Of the 80 municipalities in the country, 15 have ethnic Albanian majorities. These are (according to the 2002 census data):

History[edit]

Albanians from Debar in 1863

Shortly after the defeat of Turkey by the Balkan allies, a conference of ambassadors of the Great Powers (Britain, Germany, Russia, Austria-Hungary, France, and Italy) convened in London in December 1912 to settle the outstanding issues raised by the conflict. With support given to the Albanians by Austria-Hungary and Italy, the conference agreed to create an independent state of Albania, which became a reality in 1913. However, the boundaries of the new state were drawn in such a way that large areas with Albanian populations remained outside of Albania, including the area that would go on to become the Socialist Republic of Macedonia.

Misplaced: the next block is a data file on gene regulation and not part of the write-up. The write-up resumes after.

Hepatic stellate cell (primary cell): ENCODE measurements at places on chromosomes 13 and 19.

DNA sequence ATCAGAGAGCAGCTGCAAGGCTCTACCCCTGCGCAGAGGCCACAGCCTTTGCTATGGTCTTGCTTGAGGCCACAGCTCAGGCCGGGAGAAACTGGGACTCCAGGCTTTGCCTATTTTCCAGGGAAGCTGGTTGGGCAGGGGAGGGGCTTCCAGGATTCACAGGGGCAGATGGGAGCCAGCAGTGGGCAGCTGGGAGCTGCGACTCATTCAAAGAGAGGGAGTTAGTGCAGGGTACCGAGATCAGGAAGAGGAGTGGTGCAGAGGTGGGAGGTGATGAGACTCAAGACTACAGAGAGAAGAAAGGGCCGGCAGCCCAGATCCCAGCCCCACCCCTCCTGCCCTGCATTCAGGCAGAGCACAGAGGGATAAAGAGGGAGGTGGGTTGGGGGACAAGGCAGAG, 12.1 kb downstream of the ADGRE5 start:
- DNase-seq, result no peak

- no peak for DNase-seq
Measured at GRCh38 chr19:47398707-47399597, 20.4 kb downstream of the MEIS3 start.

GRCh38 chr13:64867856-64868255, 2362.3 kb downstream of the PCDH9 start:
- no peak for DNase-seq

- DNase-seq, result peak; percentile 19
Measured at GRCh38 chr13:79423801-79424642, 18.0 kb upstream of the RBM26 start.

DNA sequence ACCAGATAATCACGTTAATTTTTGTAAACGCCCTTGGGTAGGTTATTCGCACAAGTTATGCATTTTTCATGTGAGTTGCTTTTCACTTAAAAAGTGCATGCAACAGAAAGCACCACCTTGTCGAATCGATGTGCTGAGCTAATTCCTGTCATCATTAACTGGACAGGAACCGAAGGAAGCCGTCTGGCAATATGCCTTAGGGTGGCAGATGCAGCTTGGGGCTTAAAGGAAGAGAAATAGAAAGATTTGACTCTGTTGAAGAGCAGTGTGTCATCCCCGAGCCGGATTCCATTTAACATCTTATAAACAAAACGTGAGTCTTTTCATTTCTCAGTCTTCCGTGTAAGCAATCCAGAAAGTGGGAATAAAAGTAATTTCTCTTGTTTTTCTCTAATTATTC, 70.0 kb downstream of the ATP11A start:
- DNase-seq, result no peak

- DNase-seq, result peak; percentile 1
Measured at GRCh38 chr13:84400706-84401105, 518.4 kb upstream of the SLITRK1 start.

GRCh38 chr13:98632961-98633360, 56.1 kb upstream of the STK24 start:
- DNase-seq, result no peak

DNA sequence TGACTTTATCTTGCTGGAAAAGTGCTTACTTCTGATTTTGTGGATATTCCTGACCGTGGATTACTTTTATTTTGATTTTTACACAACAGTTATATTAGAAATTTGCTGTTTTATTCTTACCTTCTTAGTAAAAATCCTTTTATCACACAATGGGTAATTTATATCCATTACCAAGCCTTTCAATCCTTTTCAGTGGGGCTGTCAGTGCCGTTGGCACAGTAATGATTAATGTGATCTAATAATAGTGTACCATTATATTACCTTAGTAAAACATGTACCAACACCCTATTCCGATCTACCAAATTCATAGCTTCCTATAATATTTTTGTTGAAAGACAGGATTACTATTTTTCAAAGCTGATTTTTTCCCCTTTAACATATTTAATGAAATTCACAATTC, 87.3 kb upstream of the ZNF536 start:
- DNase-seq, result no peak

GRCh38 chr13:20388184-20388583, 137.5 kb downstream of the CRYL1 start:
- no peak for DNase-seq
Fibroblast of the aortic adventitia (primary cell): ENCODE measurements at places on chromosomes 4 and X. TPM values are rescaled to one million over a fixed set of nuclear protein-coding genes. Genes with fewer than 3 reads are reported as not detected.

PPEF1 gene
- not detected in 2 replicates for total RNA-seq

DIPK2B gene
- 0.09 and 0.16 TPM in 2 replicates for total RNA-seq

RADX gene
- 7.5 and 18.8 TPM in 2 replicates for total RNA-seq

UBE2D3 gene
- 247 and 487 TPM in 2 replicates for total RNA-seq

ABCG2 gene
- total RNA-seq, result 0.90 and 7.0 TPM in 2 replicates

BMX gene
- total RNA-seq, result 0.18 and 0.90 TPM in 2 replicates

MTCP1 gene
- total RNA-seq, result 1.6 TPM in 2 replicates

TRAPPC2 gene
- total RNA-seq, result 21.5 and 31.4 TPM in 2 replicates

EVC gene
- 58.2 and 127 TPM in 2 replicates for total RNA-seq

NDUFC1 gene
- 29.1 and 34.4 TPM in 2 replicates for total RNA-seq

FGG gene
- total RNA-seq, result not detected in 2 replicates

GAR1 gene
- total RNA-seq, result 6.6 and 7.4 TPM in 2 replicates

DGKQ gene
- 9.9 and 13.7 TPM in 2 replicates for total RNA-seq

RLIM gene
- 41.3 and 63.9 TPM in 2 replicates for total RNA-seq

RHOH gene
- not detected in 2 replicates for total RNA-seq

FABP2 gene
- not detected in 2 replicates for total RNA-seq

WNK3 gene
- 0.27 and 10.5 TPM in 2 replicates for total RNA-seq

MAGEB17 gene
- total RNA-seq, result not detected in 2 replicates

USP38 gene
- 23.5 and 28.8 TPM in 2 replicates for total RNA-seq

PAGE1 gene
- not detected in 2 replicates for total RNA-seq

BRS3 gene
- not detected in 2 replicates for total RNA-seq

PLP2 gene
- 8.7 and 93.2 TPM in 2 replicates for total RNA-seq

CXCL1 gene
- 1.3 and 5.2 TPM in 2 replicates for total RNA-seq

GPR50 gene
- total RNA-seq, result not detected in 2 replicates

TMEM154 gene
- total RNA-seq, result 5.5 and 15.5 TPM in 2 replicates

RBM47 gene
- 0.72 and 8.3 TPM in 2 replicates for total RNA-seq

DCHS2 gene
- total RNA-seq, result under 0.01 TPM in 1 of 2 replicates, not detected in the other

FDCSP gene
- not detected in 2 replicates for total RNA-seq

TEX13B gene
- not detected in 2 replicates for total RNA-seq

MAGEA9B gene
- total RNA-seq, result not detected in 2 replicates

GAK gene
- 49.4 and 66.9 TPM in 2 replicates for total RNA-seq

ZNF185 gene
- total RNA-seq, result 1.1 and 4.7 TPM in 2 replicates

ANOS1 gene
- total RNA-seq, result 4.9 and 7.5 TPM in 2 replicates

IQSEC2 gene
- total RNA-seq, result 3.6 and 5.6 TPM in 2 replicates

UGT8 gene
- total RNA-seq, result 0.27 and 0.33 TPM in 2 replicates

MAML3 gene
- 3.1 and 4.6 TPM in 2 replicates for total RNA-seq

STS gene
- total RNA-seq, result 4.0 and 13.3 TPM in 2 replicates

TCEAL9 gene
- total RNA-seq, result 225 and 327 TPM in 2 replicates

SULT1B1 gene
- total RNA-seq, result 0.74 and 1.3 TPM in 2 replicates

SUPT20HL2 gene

When the Socialist Republic of Macedonia was established in 1946, the constitution guaranteed the right of minorities to cultural development and free use of their language. Minority schools and classes in minority languages were introduced immediately, in order to counter the high percentage of illiteracy among these groups. In the following two decades, the communist party continuously introduced measures meant to promote the incorporation of the Albanian community into the economic and social life of the new socialist state through education, professional training, and social opportunities (Milosavlevski and Tomovski, 1997:15, 49-105).

Since the end of World War II, Socialist Republic of Macedonia's population has grown steadily, with the greatest increases occurring in the ethnic Albanian community. From 1953 through the time of the latest census in 2002 (initial results were released December 2003), the percentage of Albanians living in the Republic of Macedonia rose 31.3%. The western part of the country, where most ethnic Albanians live, is the most heavily populated, with approximately 40% of the total population. The net influx in the past 30 years has been close to 100,000 Albanians.

Albanians from Štirovica, Gostivar in 1907